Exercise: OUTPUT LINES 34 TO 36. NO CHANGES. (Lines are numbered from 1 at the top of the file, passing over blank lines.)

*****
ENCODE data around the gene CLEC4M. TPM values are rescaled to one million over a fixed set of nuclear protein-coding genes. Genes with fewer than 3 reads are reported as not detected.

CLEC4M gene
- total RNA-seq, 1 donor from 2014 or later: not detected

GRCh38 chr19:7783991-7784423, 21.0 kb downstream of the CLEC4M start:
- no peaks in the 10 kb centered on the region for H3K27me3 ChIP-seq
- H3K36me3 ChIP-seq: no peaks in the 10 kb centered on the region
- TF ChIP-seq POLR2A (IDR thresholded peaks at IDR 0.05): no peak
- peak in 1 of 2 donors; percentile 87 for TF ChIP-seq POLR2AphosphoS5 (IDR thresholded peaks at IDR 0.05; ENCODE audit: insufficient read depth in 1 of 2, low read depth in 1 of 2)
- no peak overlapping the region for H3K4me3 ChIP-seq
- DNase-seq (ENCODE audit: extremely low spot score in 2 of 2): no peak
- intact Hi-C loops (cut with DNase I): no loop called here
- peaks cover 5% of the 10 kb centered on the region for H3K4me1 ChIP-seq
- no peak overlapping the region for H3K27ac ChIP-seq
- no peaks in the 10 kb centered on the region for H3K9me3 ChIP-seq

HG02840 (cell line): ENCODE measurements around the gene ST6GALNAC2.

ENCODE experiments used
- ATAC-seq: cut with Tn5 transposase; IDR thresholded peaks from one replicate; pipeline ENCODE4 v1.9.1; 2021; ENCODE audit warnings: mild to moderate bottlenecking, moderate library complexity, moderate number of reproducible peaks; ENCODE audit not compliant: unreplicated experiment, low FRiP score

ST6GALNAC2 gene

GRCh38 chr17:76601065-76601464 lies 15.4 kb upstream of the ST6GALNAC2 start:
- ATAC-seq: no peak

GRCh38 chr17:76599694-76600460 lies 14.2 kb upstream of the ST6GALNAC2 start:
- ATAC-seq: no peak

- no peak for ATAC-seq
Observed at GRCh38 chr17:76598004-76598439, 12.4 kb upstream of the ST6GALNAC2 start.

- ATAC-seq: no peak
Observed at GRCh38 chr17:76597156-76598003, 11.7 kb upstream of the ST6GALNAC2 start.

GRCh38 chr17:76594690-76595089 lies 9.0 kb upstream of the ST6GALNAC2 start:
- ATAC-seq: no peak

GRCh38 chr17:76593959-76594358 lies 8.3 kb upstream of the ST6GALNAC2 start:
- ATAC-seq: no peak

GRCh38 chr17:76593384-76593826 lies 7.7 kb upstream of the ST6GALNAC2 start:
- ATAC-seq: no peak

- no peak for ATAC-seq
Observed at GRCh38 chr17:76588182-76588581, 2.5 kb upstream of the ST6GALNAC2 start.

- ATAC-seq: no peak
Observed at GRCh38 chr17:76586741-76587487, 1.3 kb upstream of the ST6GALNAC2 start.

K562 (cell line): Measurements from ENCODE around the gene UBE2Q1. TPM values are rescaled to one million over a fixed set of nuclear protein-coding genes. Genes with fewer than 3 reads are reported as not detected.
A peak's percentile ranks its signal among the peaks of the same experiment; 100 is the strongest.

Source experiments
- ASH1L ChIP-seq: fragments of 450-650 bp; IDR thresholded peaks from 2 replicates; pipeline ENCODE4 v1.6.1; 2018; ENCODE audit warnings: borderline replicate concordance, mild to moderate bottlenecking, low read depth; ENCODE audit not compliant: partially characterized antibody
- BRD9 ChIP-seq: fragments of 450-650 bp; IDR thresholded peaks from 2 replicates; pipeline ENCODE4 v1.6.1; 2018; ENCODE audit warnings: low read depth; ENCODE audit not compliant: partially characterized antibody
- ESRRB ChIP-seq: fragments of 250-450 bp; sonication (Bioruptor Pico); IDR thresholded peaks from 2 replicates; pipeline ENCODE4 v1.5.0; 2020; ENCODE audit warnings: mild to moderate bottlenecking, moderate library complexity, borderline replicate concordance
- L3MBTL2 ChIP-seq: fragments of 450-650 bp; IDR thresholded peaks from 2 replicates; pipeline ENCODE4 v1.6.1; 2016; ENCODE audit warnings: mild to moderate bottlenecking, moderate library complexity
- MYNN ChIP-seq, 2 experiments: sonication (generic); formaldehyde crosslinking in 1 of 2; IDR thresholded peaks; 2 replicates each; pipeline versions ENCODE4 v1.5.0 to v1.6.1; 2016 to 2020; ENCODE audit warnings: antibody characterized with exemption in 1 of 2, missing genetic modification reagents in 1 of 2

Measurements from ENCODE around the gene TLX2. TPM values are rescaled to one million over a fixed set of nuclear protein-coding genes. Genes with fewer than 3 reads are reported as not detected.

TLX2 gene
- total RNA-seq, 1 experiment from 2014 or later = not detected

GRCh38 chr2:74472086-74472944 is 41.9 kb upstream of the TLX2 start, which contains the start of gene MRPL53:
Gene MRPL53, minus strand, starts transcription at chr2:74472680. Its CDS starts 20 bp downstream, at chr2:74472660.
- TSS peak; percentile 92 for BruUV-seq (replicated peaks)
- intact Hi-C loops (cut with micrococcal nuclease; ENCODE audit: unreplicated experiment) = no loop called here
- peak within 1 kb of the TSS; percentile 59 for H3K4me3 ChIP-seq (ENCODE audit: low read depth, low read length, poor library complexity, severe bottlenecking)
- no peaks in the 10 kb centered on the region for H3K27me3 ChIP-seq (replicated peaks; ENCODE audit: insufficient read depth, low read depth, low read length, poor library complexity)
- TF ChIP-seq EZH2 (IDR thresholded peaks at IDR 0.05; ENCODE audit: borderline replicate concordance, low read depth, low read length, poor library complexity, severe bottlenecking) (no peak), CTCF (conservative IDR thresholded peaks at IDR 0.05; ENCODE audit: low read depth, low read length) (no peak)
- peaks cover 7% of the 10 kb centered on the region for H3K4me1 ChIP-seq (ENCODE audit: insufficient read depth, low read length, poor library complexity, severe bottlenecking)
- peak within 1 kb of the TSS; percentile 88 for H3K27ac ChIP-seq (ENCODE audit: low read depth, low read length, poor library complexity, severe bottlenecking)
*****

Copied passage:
Observed at GRCh38 chr17:76588182-76588581, 2.5 kb upstream of the ST6GALNAC2 start.

- ATAC-seq: no peak
Observed at GRCh38 chr17:76586741-76587487, 1.3 kb upstream of the ST6GALNAC2 start.